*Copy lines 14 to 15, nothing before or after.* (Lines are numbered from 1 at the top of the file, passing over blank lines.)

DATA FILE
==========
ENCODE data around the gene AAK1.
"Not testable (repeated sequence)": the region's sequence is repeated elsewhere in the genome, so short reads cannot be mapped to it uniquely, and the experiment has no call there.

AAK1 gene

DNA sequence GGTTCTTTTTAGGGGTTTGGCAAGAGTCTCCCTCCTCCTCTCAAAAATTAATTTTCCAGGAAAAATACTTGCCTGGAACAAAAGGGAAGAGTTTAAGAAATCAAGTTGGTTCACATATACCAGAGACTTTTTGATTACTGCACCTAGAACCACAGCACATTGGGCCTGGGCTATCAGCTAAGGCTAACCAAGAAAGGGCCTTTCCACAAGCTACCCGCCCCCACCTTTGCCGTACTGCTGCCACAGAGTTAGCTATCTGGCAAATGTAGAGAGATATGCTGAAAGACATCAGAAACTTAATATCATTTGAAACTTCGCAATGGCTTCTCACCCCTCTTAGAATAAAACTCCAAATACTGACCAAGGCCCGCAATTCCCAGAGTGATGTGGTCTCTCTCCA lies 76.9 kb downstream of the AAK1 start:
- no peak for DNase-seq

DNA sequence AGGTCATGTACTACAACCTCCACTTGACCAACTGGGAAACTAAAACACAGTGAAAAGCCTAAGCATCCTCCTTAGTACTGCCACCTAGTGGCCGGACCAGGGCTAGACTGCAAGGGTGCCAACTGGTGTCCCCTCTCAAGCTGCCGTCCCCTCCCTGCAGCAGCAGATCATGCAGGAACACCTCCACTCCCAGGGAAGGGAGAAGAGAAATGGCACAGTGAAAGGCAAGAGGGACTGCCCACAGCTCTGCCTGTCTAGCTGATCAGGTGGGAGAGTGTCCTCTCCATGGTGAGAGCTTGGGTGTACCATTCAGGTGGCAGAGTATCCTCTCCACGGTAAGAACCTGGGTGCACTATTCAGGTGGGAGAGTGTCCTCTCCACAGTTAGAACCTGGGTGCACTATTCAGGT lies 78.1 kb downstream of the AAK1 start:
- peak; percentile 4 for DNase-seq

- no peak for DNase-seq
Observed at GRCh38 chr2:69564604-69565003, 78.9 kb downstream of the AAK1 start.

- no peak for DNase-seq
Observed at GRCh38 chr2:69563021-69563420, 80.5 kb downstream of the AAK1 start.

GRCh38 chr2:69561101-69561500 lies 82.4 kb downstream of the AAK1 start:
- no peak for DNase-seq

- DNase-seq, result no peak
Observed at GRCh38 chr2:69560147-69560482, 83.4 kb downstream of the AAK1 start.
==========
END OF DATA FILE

- DNase-seq, result no peak
Observed at GRCh38 chr2:69560147-69560482, 83.4 kb downstream of the AAK1 start.